Biden Administration Statement on Increasing COVID-19 Treatments Access
On April 26, the Biden administration released as statement on how they would increase access to COVID-19 treatments, including:
Nearly doubling the number of places oral antivirals are available in the coming weeks.
Launching a new effort to stand up federally-supported Test-to-Treat sites. These sites will be able to test and allow individuals to be assessed by a medical provider as well as receive COVID-19 treatment if indicated. A link to test-to-treat sites can be found here.
Supporting medical providers with more guidance and tools to understand and prescribe treatments. Treatment guidelines from the CDC continue to be shared in health advisories such as the one linked in the White House statement here.
Communicating to the U.S. population that safe, effective treatments are widely available.
Overall, this statement intends to highlight available COVID-19 treatments, particularly Paxlovid, and ensure that it becomes more accessible. It is important to note that there is still a need for preventative measures to prevent COVID-19 infection such as staying up to date on vaccinations, wearing masks, and socially distancing when possible and when you feel is best for you to best protect yourselves and others.
In the United States, disproportionate environmental impacts often fall on BIPOC communities. A new study done in California looked at pollution rates pre- and post-pandemic as a way to investigate systemic and environmental racism. The results showed that particulate matter and nitrogen dioxide that is produced primarily by transportation and is linked to regional economic activity declined at a higher rate in Latinx and Asian communities than in white communities. This held true even in lower-income, mostly Latinx communities, who drove more than wealthier communities. While Asian communities tend to be higher income, they still showed a similar decline in pollution rates, which supports that systemic racism is a root cause of disparate pollution rates, in which the pollution generated by regional economic activity has greater harmful effects on certain racial and ethnic groups. The researchers concluded that these pollution rates are not due to local conditions.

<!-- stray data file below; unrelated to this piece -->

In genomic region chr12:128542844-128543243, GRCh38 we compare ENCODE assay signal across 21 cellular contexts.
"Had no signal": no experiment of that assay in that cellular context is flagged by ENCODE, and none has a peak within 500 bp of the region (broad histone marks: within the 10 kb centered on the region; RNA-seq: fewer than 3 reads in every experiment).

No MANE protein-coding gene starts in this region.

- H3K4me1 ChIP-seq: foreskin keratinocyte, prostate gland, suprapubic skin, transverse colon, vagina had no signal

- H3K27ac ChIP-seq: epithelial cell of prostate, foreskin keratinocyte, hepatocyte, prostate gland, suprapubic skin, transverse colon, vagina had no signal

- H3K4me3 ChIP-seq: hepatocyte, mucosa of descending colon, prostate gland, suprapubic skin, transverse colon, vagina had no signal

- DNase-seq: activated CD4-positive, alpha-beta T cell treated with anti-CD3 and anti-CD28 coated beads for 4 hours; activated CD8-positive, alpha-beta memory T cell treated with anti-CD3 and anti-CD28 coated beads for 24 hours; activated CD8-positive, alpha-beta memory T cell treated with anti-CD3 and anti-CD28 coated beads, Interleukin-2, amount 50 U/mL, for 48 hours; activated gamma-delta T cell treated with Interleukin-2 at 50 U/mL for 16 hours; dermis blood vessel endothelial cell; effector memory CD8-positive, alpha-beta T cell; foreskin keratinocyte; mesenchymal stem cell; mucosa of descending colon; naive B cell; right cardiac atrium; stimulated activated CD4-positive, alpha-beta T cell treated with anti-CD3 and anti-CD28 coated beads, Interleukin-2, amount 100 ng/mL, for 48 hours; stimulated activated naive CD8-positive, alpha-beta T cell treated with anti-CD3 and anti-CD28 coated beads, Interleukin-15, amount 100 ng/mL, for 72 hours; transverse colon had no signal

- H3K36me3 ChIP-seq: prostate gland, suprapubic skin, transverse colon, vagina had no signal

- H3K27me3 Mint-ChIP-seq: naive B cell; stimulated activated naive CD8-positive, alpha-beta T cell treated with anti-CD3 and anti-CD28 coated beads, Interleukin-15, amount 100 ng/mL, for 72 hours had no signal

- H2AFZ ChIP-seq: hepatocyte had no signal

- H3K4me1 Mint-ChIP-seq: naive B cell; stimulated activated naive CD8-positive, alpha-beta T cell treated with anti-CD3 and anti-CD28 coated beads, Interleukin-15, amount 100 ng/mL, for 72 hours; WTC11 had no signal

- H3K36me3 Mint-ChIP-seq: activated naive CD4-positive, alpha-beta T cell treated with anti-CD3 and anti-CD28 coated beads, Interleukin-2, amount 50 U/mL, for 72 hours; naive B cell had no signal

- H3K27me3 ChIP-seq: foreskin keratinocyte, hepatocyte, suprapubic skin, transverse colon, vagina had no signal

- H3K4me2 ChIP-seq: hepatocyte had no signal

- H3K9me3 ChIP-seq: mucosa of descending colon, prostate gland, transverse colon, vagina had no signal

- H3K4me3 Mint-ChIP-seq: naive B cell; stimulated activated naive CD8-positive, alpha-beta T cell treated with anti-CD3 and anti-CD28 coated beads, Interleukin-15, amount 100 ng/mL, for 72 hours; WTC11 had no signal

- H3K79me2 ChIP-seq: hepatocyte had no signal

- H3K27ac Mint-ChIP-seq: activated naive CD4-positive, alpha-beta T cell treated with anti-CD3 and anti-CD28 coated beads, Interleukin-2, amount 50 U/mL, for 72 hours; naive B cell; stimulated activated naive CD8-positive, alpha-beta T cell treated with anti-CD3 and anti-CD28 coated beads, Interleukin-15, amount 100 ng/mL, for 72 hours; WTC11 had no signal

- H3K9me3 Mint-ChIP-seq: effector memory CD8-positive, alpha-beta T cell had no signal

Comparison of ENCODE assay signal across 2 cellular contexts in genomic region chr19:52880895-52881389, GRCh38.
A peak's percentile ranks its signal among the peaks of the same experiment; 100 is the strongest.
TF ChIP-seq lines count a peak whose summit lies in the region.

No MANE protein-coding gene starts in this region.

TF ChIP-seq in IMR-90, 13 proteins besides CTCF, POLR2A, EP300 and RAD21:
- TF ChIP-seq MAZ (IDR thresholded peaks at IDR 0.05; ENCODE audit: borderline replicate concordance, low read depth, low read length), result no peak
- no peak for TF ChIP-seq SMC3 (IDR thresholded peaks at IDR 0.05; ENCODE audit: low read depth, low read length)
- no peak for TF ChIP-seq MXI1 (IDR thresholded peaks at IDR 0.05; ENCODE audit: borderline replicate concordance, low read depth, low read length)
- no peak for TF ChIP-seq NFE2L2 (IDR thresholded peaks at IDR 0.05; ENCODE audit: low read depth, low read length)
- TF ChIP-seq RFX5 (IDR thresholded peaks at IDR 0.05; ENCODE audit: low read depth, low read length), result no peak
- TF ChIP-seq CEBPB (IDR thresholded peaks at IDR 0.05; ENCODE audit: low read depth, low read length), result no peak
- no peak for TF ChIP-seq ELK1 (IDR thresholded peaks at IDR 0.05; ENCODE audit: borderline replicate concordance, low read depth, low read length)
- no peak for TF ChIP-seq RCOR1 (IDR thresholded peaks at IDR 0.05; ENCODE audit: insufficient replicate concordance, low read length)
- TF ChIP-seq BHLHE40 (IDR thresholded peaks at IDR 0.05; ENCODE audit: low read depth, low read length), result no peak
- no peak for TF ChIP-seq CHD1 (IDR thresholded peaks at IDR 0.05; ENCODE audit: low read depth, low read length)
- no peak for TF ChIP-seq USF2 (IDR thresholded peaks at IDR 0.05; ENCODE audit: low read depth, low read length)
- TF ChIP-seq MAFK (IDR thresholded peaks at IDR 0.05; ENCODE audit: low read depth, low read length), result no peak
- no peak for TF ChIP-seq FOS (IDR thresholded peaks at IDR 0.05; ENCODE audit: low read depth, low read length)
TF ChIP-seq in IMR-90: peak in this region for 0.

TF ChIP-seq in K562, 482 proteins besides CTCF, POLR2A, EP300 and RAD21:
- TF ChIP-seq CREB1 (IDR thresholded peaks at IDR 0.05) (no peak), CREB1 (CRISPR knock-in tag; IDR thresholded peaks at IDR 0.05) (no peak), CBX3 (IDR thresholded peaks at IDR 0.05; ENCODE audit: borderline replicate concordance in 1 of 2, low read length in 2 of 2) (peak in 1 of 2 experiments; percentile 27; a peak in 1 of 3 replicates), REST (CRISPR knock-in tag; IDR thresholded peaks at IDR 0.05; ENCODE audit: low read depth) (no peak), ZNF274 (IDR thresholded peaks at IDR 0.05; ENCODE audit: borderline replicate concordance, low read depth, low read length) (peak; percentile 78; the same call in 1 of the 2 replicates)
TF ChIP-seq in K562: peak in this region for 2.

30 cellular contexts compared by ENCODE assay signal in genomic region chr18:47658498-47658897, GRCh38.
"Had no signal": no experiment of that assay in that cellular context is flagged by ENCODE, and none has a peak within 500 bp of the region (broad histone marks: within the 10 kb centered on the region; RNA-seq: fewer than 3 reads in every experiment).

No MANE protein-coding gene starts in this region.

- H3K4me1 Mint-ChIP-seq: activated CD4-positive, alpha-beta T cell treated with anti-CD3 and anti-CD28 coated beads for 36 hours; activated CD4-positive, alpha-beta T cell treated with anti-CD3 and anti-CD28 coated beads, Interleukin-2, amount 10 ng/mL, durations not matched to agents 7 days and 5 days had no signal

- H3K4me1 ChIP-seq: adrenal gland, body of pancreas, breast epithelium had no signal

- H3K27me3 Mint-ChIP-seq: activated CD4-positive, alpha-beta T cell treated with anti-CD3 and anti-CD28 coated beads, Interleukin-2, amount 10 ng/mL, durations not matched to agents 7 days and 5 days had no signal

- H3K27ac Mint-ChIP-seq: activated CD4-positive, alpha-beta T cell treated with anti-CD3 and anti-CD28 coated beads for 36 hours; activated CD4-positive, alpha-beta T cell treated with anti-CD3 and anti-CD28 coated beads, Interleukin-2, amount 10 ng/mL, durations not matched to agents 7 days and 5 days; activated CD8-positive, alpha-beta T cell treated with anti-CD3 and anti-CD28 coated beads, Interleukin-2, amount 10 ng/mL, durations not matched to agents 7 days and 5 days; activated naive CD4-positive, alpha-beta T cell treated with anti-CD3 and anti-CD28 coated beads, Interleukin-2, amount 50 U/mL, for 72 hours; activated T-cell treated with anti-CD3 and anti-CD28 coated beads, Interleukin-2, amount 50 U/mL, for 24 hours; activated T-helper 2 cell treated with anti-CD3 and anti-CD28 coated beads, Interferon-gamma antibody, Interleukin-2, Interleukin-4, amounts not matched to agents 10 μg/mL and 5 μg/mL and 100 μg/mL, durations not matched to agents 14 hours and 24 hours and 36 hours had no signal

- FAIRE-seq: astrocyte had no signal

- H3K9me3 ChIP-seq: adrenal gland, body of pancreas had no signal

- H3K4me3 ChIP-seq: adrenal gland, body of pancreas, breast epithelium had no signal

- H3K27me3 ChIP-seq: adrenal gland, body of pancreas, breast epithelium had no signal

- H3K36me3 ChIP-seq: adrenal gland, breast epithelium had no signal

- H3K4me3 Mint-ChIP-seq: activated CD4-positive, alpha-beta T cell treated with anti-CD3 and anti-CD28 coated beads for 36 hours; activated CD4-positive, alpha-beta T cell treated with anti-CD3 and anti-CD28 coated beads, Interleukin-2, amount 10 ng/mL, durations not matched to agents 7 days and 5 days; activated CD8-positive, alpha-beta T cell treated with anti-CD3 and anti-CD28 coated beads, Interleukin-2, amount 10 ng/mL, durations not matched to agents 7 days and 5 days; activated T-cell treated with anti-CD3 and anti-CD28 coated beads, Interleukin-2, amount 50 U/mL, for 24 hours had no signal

Here in Michigan, the state has released an app, the Michigan Environmental Justice Mapping and Screening Tool, that helps community members to see how much pollution is in their neighborhood. This is part of Governor Whitmer’s campaign promise to attend to environmental issues. Along with the app, Governor Whitmer has established an environmental justice advisory board. Activists would like the app to be used to influence permitting processes and to stop potentially harmful projects, but the state says that's not the intended use currently. While this is a step in making information more transparent, it does not get to the root cause of the issues to make steps towards environmental justice. Environmental racism impacts the most vulnerable communities who deserve a safe and healthy living environment just as much as everyone else.
Black Woman Jailed for Illegally Registering to Vote Won't Be Charged Again
On April 23rd, prosecutors announced that they will no longer pursue charges against a Black woman who was jailed for attempting to register to vote, but who was released in February to face a new trial after new evidence came to light.